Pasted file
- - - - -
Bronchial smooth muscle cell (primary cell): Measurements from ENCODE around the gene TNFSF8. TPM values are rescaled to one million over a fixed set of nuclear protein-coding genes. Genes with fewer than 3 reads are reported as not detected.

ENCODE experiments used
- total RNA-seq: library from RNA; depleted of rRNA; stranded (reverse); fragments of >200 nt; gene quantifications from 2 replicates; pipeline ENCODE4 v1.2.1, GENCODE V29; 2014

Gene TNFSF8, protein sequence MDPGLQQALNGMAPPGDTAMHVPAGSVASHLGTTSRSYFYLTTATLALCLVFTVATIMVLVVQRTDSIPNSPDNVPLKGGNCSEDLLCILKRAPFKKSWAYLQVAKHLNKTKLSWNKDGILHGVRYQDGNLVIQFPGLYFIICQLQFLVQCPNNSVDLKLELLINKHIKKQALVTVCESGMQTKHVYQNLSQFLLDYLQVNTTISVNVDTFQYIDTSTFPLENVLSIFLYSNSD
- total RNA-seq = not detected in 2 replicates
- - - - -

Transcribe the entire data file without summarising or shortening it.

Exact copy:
Bronchial smooth muscle cell (primary cell): Measurements from ENCODE around the gene TNFSF8. TPM values are rescaled to one million over a fixed set of nuclear protein-coding genes. Genes with fewer than 3 reads are reported as not detected.

ENCODE experiments used
- total RNA-seq: library from RNA; depleted of rRNA; stranded (reverse); fragments of >200 nt; gene quantifications from 2 replicates; pipeline ENCODE4 v1.2.1, GENCODE V29; 2014

Gene TNFSF8, protein sequence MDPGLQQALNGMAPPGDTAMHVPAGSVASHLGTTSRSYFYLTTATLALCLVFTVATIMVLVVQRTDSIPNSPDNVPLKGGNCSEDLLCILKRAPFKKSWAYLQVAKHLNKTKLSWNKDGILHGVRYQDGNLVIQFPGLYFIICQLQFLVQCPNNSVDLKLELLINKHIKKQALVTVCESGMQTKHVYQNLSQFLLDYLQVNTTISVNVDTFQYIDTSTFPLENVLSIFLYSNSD
- total RNA-seq = not detected in 2 replicates